DETROIT — In an effort to make it easier for residents to pay their bills and deter them from missing payments, the City of Detroit has altered its policies regarding when utility bills will be due and fines issued for late payments.
The council unanimously voted to move the due date for bills from the 10th of the month to the 15th. City Secretary Tami Nix said the change will hopefully make it easier for residents to pay their utility bills.
“Being on the 15th instead of the 10th gives them more time to get their bill, and if they get paid twice a month, it gives them a chance to have gotten two paychecks by then,” Nix said. “Some people get paid on the last day and the middle, or the first day and the middle.”
The council also voted to increase late fines from $5 to $25 to incentivize residents to pay on time.
“We’ve tightened up a lot since (Nix) got here,” Mayor Kenny Snodgrass said. “And we’re still giving them a lot of good ol’ boy leeway, still… This will help cut down on that leeway.”
There was some discussion about also charging a disconnect fee when turning off a late payer’s water and sewer services, but the council ultimately decided against it. However, the council will continue to charge a $25 reconnection fee.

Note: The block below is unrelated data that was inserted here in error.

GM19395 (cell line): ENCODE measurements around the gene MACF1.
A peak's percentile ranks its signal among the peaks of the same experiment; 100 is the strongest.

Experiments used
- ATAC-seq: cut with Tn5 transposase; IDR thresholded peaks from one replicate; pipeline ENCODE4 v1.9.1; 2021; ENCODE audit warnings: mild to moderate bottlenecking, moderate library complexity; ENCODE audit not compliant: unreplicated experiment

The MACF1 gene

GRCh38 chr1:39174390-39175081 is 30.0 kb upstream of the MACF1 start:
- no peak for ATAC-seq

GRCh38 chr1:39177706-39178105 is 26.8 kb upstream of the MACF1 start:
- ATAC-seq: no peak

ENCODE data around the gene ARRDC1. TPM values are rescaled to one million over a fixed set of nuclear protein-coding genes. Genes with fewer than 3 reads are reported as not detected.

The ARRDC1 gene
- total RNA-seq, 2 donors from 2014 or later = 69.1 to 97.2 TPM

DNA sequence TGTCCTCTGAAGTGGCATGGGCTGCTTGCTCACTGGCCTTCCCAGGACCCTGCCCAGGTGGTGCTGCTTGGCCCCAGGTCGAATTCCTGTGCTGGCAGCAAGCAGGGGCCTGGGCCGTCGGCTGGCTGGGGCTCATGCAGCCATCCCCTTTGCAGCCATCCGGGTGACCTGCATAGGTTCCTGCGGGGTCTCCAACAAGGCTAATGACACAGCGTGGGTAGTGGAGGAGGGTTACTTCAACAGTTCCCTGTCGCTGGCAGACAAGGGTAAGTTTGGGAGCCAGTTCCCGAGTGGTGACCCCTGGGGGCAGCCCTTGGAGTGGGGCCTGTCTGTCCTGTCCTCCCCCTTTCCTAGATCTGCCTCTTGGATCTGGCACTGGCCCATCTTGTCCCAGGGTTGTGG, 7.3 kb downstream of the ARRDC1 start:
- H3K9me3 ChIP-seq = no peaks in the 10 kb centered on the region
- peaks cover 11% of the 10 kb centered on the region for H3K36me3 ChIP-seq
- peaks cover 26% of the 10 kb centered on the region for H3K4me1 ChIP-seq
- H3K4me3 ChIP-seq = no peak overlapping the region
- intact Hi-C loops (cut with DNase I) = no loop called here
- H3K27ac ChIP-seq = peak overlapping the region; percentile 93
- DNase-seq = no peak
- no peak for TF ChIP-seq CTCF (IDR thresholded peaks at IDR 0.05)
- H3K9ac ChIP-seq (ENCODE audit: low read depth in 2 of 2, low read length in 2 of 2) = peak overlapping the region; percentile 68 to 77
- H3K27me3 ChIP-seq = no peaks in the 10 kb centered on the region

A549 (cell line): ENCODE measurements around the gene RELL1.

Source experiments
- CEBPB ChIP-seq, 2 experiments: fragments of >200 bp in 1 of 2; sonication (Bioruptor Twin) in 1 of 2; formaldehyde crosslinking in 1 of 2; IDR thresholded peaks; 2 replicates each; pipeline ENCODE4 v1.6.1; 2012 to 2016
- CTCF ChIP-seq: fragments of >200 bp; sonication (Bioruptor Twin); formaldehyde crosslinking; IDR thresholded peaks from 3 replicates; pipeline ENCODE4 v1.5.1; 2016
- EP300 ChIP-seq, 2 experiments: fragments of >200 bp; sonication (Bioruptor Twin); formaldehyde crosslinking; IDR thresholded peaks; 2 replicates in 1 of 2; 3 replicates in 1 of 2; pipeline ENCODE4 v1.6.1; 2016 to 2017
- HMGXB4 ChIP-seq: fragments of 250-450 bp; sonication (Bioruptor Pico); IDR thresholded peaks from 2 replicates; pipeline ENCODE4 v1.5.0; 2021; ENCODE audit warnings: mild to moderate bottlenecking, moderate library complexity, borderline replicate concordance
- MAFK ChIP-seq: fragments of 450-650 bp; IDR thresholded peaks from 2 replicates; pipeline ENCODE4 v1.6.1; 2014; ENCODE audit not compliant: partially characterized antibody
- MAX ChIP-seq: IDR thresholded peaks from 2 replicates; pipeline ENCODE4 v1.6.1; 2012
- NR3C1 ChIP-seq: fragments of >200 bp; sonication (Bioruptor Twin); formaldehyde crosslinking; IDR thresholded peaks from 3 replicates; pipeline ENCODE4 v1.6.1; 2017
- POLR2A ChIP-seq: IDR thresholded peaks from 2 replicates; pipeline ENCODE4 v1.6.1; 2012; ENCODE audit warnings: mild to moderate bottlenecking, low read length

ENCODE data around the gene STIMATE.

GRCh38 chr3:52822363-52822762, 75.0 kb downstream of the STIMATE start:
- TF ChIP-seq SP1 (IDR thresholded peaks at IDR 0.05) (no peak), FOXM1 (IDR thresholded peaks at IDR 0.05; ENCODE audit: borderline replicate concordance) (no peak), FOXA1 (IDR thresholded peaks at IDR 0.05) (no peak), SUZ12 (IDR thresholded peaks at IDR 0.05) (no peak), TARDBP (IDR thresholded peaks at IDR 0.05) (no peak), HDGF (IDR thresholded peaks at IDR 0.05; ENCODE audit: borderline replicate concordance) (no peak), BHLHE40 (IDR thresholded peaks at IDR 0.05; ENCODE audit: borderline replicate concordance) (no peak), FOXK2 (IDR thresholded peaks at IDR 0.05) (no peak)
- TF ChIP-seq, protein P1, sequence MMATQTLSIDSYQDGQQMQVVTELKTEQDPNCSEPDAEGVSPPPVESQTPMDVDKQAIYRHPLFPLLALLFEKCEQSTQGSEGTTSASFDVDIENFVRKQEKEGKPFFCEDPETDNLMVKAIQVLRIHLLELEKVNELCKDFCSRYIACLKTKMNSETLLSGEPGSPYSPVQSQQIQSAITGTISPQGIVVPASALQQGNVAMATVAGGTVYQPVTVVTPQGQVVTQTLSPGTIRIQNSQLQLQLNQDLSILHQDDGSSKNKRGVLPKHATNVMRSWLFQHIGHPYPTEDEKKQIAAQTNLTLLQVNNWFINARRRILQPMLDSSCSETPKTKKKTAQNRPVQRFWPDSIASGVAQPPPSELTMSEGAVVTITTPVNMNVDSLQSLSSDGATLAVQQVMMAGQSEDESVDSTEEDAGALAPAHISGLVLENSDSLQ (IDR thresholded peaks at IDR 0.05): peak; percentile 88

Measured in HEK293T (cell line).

In other business, the council voted to close Smith Street, due to it being washed out. Nix said the city has already placed traffic cones blocking the entrances to the road, but motorists regularly move them aside and drive down the road anyway.
“We have put thousands of dollars into putting down gravel there over the years,” Nix said after the meeting. “It continues to wash out, so we’ll invest in some of those paneled barricades. Because when it’s as sketchy as it is, you really don’t need to be on it.”
Nix said the road will remain closed until the city paves it with cement, though the possibility of paving was met with some opposition from Councilman Brandon Brown, who was wary about spending the money for it since the street doesn’t get much traffic.
“There isn’t even anyone who lives on the street… It’s just a through-road,” Brown said.
No action was taken on possibly paving the road.